How to Save 5 Minutes Every Morning

My big household project this year is to find everything a home. I've decluttered before but never finished this step, which is vital for it staying that way. It sounds crazy, but this process is incredibly creative. It pulls on my product design skills -- I'm trying to throw out preconceived notions and ask what makes the most sense for the user (usually me). I've started moving things to where they are most convenient instead of where they 'should' be. For example, th

A Tool to Help You Step Away from Your Inbox

Over the past few weeks, I had started becoming a bottleneck for my team. We manage most of our tasks through the project management tool, Asana. But, honestly, that started feeling like just another inbox. I was missing critical questions and overwhelmed by the volume. One of my team members had a great idea. She created a Google Sheet where she added her questions each day. She marked which were "blocking" and created columns for me to answer them directly. I've since roll

My Magical Morning

I'm a morning person and how I start the first 30 minutes of my workday drastically affects my productivity. I thought a peek into my get-to-work routine might help inspire yours. I sit at my desk with my monitor. Dual screen doubles my productivity. Then I take a deep breath and start my Pomodoro timer. I check on my weekly goals spreadsheet, marking which I've completed and get a sense of what needs to happen today. I adjust priorities as needed. (At a startup, priorities c

Create a 15-Minute List

Today's tip comes from Gini Dietrich, CEO of PR firm, Arment Dietrich: Make a list of everything you can do in 15-minutes or less. Then do items from that list in between meetings. Personally, I keep this list open on my computer constantly. Then instead of reverting to checking email in the small breaks in my day, I can get something real done. My productivity has skyrocketed. Because (let's face it) a day living in email can feel like nothing really got done. What's on your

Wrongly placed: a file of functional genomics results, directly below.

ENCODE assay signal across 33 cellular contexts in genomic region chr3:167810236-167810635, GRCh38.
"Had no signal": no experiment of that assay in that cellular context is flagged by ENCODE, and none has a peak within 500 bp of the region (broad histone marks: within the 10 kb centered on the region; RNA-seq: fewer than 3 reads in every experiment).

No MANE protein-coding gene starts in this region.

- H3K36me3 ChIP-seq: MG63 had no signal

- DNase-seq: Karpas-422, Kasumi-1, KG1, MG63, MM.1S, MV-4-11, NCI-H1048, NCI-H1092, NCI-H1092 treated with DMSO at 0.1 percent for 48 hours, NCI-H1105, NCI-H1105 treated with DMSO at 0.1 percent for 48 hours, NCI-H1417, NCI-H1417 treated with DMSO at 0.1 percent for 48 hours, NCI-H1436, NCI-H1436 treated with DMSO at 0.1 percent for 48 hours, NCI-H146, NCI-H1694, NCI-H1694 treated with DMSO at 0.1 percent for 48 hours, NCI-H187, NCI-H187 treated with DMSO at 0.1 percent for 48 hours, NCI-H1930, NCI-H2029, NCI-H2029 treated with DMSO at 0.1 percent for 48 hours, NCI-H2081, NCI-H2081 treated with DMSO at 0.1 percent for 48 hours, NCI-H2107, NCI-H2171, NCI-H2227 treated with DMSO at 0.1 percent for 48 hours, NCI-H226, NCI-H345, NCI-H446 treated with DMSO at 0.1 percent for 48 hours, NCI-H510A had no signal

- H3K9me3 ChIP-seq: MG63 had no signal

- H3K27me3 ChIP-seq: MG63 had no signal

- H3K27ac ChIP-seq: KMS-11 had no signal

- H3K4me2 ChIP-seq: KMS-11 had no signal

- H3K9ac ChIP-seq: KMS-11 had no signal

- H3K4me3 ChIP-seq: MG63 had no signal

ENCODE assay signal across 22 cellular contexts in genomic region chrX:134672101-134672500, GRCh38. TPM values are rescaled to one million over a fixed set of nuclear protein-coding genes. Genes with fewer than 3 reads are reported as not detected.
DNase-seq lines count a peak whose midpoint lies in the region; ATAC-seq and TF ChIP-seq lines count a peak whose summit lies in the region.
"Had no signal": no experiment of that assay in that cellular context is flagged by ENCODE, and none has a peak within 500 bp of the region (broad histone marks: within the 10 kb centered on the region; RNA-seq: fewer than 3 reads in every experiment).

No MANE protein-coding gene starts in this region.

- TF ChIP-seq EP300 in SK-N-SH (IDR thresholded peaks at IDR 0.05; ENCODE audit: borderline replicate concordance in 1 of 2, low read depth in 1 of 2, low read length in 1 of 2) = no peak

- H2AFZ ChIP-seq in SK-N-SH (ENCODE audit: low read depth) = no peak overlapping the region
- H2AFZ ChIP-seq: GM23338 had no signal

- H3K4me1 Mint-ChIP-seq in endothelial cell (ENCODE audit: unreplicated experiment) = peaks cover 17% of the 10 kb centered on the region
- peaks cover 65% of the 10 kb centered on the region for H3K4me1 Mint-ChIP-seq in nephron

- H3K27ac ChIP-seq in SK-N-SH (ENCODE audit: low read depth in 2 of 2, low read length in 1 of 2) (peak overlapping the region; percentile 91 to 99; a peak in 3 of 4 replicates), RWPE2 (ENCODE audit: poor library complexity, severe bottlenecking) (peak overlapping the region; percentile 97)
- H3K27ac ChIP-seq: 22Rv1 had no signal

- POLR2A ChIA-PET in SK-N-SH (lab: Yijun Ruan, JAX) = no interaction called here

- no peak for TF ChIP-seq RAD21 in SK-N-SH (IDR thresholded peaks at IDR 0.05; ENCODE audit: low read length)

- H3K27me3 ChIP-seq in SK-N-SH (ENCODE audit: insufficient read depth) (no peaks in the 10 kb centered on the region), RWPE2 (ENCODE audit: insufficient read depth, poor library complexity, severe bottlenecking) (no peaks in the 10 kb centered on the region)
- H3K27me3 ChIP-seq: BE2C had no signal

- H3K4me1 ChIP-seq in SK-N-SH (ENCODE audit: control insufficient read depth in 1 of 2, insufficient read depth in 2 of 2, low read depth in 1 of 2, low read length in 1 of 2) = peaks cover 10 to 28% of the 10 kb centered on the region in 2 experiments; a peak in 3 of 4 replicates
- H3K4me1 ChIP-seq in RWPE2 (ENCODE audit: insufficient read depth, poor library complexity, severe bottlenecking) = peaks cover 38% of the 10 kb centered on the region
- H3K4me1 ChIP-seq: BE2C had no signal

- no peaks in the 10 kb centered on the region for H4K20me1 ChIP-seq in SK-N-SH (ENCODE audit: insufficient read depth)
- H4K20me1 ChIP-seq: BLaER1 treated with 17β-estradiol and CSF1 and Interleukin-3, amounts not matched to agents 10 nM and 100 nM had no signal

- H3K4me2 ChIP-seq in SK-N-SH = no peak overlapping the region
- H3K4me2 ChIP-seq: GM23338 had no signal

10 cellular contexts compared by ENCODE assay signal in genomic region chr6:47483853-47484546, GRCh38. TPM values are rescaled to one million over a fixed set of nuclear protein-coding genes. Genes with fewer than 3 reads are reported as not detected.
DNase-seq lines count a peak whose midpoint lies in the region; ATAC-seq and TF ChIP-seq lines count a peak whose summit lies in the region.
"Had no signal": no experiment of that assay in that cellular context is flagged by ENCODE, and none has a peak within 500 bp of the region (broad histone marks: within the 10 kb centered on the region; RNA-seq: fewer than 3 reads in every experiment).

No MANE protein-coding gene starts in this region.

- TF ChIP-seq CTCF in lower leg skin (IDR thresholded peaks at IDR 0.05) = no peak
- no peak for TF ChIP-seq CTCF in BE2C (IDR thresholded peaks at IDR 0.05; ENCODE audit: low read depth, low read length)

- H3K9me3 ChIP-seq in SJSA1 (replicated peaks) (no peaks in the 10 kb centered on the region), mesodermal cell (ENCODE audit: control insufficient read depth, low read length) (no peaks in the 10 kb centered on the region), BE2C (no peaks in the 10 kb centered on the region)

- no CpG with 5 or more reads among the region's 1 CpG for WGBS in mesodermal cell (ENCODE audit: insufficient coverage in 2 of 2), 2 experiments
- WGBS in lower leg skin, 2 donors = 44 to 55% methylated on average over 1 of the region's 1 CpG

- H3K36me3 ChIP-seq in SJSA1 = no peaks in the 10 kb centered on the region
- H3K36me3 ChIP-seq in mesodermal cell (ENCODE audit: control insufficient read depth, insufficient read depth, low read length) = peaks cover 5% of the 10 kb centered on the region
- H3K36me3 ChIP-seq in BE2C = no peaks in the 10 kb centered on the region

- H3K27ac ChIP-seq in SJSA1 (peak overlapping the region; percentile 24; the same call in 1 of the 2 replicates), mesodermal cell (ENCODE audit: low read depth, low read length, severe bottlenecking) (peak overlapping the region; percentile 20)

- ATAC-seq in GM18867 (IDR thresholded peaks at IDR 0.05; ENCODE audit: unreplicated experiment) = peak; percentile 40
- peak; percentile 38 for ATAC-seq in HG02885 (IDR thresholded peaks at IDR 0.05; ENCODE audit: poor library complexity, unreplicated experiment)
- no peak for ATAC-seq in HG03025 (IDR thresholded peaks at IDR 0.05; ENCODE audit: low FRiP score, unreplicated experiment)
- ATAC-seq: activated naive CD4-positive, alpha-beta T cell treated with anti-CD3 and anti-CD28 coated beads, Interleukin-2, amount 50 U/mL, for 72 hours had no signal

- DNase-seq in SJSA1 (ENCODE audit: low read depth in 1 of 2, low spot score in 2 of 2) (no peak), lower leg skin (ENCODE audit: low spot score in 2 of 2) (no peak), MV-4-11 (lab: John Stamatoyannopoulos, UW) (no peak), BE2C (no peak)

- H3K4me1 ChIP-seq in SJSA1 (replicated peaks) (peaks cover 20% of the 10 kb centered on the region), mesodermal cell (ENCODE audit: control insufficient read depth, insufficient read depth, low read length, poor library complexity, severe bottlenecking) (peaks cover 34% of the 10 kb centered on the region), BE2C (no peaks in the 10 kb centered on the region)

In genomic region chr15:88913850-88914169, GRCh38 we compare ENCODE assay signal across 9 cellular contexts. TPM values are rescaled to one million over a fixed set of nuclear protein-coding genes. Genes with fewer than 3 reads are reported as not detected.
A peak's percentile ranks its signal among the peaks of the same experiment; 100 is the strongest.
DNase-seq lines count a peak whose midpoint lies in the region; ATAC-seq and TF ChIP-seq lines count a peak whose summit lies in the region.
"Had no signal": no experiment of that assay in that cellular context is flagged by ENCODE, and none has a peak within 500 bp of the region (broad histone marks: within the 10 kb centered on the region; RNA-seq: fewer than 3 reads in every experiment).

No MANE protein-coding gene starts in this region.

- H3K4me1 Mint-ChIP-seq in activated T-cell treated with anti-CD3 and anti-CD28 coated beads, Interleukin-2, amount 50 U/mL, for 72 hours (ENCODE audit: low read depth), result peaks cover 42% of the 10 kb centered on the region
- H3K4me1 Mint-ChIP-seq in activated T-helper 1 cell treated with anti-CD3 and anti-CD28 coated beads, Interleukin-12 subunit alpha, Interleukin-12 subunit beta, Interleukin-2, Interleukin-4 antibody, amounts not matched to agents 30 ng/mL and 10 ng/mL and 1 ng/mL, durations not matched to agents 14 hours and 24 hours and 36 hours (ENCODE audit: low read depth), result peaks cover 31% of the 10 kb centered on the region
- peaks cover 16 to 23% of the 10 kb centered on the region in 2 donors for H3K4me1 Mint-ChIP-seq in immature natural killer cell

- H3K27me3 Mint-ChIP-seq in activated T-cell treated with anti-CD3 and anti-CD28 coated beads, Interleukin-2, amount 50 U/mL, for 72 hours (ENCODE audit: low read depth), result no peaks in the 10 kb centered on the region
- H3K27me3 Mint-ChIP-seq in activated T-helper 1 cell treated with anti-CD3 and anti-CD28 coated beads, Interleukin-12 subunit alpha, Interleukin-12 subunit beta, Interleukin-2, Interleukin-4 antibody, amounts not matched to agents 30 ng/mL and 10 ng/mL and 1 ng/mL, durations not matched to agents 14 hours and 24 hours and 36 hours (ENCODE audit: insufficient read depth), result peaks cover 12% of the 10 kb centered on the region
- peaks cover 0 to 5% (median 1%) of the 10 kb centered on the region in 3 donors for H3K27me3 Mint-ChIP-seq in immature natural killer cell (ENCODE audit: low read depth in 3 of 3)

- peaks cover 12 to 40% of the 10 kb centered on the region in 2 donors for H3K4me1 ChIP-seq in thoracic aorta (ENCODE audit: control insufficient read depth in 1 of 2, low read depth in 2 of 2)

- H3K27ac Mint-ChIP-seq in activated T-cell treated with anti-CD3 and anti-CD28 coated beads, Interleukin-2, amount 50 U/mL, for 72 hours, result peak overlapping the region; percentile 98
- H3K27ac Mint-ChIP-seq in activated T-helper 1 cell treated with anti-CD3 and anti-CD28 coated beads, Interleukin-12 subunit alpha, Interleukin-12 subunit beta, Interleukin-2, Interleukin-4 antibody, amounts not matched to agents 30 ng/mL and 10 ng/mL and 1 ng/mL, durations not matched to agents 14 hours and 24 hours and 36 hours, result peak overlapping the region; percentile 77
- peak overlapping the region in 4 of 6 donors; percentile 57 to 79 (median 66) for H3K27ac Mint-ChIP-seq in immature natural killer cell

What if I only had 15 minutes?

Today I attempted to both parent and work at the same time -- always a recipe for disaster for me. I just needed to do 90 minutes more of work, but a screaming Rowan made that impossible. I needed a different approach. Stressed, I asked myself, "How can I do this in 15 minutes?" I calmed him down and looked at my to-do list. I cut two tasks and deprioritized others. I then delegated most of the rest. Honestly, I should have done all of this from the start. In three minutes, I

Build In a Buffer

I'm perpetually late. Even worse, I completely stress out about this often. So, I've been trying a trick from Greg McKeown's book, Essentialism: Build in a buffer. Pretend that everything is going to take 50% longer than you predict. The research shows that this buffer is relatively accurate. For example, psychology students were asked to estimate how long it would take to finish their theses (averaging 33.9 days) and what it would look like 'if everything went as poorly as i

Banning Busy

I'm a huge fan of Laura Vanderkam, who studies how professionals use and perceive their time.  In her new book, Off the Clock, (out on May 29th), she surveyed over 900 working parents about a specific Monday to learn about how they were using and perceiving time. The outcome: tips on how to build skills for feeling less busy and getting more done into daily life. Who doesn't want that? Avoiding the busy-trap has been a huge theme for me in 2018. I want to create space for the

Start Timing Yourself

Parkinson's Law states that work will expand to the time we give it. A key to being more efficient? Give yourself less time.  Just think about it -- I bet you get twice as much done now, as a mom, than pre-kids. I use timers to limit my time spent on things to give myself more time for what I really care about. With the kids. If Chloe's room is trashed, I'll set a 5-minute timer for her and me to do a sprint cleaning session. Amazingly, we always get it done and have fun in t

Know Your Peak Hours

One of my working mom super-moves is finishing all of my real work before the day even begins. I am an early bird and love waking up at 5 AM to enjoy a cup of lemon water in peace and hop on my computer to knock out my most important task before the rest of the house wakes. 85% of you are probably thinking, 'This is my definition of hell,.' We have different peak hours -- the times when we are most productive. I'm a Lion chronotype, which means I should do my most intense tas

Start Small

Completely overwhelmed by yesterday's call to overhaul your entire calendar? Don't be. Your goal shouldn't be perfection, but micro-progress. Break it down into the smallest possible unit of progress. What can you do towards this goal in 2 minutes? Some ideas for the calendar purge: Email one meeting owner to request an agenda for a meeting tomorrow Email one meeting attendee group to ask if you need to meet (or could catch up over email) Designate someone in your meeting to